What’s your design style? Part II

In Uncategorized on June 2, 2010 at 4:14 pm

Part II for finding your design style…. or mix of several design styles.  I, for instance, am leaning toward Mid-Century Modern Cottage with Oriental and Vintage Retro influences.  Equally mixed, that would be Eclectic!

Mid-Century Modern: 1950s-60s Post-war style that called for open spaces, modern living.

Minimalist: Only the essentials. Less is more.

Modern: uses the most high tech products and materials and square lines.

Oriental: Draws from Chinese, Japanese influences.

Zen: finding peace and balance in a space from Japanese values of simplicity and assymetry.

Shabby Chic: the flea market side of decor.

Southwestern: influence from Arizona, New Mexico deserts. Often includes Rustic and Spanish elements.

Spanish: plentiful use of terracotta tiles, wooden beams, and wrought iron with warm color palette.

Victorian: Opulent decorative style where more is better. Brocades, velvets, tufting, patterns, etc, etc.

Whimsical: Fun and fanciful. The painting and chair covers in this room really add that whimsical effect.

Well that’s all for now folks.  Subscribe to my feed for more interesting design articles in the future. Add a comment below on which design styles you think you are and if this has been helpful reading. Thanks for reading!

Andrea Pack


What’s your Design Style? Part I

In Uncategorized on June 2, 2010 at 3:39 pm

I just posted a blog on several different design styles on my Here are a collection of photos illustrating the different styles.  This is the first post of two.  Enjoy!

Art Deco: modern simple lines, inlaid wood, jewel tones

Classical: Columns, acanthus leaves, typical of Rome or Grecian historical period.

Country: Cotton prints, woven rugs, painted furniture for a homey feel.

French Country: a subset of country style but with reds, greens, yellows, roosters, a more formal feel.

Cottage Country: airy, light, floral version of country.

Contemporary: Horizontal clean lines, honesty of materials, bright abstract accents.

Vintage Retro: In this case a 50's style kitchen, but could be from other decades of the 20th century.

Eclectic: A mix of several styles, can't make out a dominant one.

Primitive: Evokes an early stage of human development.

Rustic: Think log cabin in the woods.

Traditional: Generic term for any room with classic elegance.

Tropical: Wood or thatch panels, plant life reflect the outdoor lushness of a tropical location.

Mediterranean: Tilework, pottery, and rich blues and yellows, or characteristic of locations like Greece, Italy, Morocco, etc.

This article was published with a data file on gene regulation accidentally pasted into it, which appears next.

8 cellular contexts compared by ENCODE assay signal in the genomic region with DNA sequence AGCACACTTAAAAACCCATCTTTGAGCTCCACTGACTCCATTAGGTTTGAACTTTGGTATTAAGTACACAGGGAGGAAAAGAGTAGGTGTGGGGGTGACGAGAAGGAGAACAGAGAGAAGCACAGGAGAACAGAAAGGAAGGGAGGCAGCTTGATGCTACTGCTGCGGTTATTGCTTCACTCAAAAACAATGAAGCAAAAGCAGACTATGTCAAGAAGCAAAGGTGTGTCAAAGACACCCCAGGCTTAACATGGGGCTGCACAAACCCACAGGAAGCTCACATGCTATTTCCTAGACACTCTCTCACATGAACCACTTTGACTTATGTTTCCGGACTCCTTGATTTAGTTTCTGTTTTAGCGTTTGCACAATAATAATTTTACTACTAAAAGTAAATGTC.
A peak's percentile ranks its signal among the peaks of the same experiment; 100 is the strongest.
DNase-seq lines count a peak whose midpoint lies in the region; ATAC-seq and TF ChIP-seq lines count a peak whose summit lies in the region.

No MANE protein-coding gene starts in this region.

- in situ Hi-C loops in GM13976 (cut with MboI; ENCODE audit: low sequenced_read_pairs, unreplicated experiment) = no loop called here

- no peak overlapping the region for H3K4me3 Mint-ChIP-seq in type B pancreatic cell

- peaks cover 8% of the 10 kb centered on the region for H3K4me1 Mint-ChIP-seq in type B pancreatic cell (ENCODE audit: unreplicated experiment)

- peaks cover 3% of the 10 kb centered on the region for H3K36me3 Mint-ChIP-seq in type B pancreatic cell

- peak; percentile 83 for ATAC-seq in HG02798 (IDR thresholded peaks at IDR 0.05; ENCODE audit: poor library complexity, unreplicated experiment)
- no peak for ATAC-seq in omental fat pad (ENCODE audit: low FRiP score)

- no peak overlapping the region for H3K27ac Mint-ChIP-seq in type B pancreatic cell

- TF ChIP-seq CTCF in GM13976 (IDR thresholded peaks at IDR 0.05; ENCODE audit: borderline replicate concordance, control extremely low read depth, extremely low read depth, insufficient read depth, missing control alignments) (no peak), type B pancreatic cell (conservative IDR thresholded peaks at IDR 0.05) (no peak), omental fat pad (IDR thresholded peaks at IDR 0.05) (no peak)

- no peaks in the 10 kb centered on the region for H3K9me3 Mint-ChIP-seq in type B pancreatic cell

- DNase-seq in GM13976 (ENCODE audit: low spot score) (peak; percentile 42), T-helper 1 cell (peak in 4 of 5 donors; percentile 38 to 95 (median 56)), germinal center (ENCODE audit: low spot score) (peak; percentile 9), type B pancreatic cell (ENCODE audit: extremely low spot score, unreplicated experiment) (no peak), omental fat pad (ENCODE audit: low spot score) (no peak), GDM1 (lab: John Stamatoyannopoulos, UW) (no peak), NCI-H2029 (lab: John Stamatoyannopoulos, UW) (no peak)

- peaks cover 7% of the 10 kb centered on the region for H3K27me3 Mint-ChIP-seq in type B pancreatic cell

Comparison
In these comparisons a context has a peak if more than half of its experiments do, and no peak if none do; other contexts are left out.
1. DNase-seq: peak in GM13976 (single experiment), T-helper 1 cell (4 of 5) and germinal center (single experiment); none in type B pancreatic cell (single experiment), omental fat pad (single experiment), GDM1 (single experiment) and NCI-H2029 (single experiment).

Kitchen Remodel Survey by Class

In Kitchens on April 12, 2010 at 9:24 pm

This month’s issue of Kitchen & Bath Design News 4/10 outlined consumer trends according to class by an online research study done by RICKI, the Research Institute for Cooking & Kitchen Intelligence, which is based in Charlotte, NC.

Ultra-High End Consumers invest in products that are a reflection of their personalities.

Income is, predictably, a good indicator of how a consumer approaches their kitchen project, whether or not they hire a designer, use name brand products, and how much they spend of course.  Here is a quick reference to the conclusions of the survey:

Ultra-High End consumers (incomes of $200,ooo or more) are, in large part:

  • Very brand-conscious, believing that brands reflect on their personality.
  • Twice as likely to seek out professional help from a kitchen & bath designer.
  • More engaged in their kitchens, considering it the heart of the home, and possibly their favorite room in the home.

    High-End Consumers tend to not worry about brand names in their kitchens.

High-End Consumers (incomes of between $100,000 and 200,000) and Moderate Consumers (income less than $100,000) are:

  • Less likely to seek out professional design advice.
  • Not as concerned with brand name appliances or materials.
  • Spend a third to an eighth of what Ultra-High End consumers spend on kitchen improvements.

    Moderate Consumers are the most likely "do-it-yourselfers" and penny-pinchers.

As a homeowner clearly in the moderate consumer category, and a kitchen designer who has worked for clients in all categories, I would like to give my own humble opinion, that having a trained kitchen designer come to look at your kitchen and draw up at least some initial plans is a great idea, even on a small budget, especially if you don’t have a natural eye for color or detail.

A good designer can also help you avoid common pitfalls, get quotes, or think up creative solutions for your unique style, like custom storage or shelving.  Custom usually does mean more expensive, but I know lots of designers (including myself) have tricks up their sleeves to get you a better look and more functionality within your budget.

So whether you have $2,000 to spend, or $200,000, the moral of the story is the same: Find qualified design advice if for no other reason than a second opinion to your own.

Happy Remodeling, especially to all the folks in Lake Norman, NC!

Andrea Pack